How do you program in Python?

Mike Meyer mwm at
Tue Jul 5 21:57:12 CEST 2005

Peter Hansen <peter at> writes:
> Tom Anderson wrote:
>> +1 insight of the century. This is the heart of the unix way - lots
>> of simple little programs that do exactly one thing well, and can be
>> composed through simple, clean interfaces. For actually getting
>> things done, a toolkit beats a swiss army knife.
> Perhaps, but I'm puzzled how that explanation would apply to emacs and
> those who use it as a swiss army knife, doing everything from editing
> to email to laundry in the same editor...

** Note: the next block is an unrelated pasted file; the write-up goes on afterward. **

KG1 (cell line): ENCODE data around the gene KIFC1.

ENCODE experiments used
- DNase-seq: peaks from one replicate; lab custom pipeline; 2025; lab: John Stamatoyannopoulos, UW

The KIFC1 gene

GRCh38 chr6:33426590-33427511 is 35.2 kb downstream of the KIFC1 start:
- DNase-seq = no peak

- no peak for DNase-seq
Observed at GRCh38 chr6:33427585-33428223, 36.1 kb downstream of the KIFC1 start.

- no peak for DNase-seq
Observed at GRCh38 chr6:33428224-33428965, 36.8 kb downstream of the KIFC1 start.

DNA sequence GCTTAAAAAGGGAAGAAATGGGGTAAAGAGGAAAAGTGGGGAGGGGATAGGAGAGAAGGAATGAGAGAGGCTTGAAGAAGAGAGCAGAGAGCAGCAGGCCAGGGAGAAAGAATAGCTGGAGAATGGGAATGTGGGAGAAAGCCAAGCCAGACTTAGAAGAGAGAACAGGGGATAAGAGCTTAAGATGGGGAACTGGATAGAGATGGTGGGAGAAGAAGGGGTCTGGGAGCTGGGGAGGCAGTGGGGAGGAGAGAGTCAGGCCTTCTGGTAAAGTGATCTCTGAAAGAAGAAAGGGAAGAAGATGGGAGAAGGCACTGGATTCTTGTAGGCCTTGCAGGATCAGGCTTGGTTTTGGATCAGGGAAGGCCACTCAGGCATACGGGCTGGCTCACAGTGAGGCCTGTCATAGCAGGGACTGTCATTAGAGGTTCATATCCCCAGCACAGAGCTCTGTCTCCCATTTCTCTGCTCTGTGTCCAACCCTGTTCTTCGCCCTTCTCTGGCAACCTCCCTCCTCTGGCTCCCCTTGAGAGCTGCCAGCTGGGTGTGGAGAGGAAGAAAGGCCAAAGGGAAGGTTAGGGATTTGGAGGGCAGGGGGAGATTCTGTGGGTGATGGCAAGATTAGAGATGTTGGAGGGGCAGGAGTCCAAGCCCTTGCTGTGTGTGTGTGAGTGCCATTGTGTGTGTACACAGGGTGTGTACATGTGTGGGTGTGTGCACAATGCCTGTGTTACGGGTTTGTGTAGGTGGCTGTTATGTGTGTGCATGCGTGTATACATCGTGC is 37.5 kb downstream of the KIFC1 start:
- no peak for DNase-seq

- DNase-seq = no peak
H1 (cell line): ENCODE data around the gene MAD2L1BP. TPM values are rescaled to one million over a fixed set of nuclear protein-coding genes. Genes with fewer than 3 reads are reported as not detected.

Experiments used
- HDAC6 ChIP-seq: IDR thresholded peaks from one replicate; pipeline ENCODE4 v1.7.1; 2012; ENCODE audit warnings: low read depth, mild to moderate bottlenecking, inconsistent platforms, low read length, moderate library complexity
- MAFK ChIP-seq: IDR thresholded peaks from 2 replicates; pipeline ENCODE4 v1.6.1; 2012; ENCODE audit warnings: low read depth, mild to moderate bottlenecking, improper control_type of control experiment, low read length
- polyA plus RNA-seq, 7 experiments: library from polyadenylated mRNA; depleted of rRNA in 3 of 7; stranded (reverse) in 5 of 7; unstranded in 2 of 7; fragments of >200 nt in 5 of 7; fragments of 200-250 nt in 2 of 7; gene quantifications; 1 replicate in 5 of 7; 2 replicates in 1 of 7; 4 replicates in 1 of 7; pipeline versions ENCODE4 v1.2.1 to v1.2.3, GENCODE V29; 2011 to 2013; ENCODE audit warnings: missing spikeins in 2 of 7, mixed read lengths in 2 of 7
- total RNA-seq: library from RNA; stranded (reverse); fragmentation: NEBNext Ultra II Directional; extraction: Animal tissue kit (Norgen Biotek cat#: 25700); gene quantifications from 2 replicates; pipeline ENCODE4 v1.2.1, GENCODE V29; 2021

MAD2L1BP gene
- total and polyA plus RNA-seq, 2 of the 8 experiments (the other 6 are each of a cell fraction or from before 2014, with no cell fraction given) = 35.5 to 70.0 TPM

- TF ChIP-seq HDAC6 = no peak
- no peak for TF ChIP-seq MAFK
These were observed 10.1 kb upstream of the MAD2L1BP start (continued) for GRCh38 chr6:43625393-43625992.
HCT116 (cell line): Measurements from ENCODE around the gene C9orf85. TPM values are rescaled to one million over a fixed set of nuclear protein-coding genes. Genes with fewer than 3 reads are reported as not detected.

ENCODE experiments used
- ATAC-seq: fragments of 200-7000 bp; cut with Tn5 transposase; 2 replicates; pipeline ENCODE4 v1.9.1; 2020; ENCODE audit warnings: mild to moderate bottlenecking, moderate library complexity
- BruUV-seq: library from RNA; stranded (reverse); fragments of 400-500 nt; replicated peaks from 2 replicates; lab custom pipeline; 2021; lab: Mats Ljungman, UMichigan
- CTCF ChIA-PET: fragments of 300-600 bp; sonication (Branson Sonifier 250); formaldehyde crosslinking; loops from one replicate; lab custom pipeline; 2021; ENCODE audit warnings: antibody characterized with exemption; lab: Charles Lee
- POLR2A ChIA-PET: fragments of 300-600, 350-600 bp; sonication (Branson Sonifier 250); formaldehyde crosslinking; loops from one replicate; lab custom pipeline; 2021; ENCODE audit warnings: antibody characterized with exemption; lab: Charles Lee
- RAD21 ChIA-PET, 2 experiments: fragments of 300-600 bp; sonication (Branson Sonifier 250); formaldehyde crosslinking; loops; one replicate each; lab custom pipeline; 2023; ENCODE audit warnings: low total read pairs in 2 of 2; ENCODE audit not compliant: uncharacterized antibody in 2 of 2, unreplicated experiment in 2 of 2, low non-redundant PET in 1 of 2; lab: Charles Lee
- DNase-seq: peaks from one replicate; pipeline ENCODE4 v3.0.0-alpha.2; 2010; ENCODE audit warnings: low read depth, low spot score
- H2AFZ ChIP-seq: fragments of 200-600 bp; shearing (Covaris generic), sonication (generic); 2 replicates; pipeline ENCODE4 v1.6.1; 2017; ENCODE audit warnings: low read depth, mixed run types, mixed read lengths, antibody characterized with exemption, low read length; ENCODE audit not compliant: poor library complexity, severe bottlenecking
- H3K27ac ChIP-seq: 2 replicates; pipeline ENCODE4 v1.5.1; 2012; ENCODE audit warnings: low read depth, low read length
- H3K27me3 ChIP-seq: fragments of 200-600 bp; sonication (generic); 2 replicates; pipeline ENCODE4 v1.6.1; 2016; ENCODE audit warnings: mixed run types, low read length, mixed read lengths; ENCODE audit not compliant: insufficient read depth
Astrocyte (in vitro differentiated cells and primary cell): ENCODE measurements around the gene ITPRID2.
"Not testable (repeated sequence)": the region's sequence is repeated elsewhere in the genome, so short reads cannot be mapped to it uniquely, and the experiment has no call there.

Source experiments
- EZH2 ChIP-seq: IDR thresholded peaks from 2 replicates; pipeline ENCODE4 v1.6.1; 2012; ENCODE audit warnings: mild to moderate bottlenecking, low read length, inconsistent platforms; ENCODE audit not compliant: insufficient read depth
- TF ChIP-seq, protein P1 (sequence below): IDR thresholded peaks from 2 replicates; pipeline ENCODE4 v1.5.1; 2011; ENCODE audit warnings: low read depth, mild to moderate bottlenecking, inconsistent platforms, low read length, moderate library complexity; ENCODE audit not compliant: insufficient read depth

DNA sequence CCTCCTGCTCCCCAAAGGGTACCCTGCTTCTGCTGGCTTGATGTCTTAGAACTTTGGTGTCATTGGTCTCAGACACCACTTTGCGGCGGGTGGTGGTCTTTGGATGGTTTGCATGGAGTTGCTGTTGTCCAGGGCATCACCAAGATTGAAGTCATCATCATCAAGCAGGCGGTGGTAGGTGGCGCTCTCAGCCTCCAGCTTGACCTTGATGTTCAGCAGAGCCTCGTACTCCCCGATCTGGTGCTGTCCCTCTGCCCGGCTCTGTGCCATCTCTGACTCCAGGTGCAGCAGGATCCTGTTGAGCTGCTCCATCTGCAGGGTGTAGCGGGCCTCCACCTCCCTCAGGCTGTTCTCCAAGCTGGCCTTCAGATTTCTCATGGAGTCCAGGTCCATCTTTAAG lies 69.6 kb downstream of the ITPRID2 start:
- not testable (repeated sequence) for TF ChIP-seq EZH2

Since you asked....

Unix tools require a complex environment to run in. Without a Unix
kernel (or some simulation thereof), the don't work at all. Without a
friendly shell, it's hard to get them to communicate with each other -
which is what makes building things out of the pieces so easy. If you
want to run those tools on a different OS, you have to port the

Emacs tools require a different environment: a running emacs. It's all
kept in one process, so it looks like one big program from the Unix
perspective. But it's actually a lot of smaller(*) programs running in
a shared address space. There's lots of differences between the two,
but a discussion of that is really OT for the group.


*) Smaller is relative, of course. A UMA or a web browser isn't
exactly a small tool in either environment.
Mike Meyer <mwm at>
Independent WWW/Perforce/FreeBSD/Unix consultant, email for more information.

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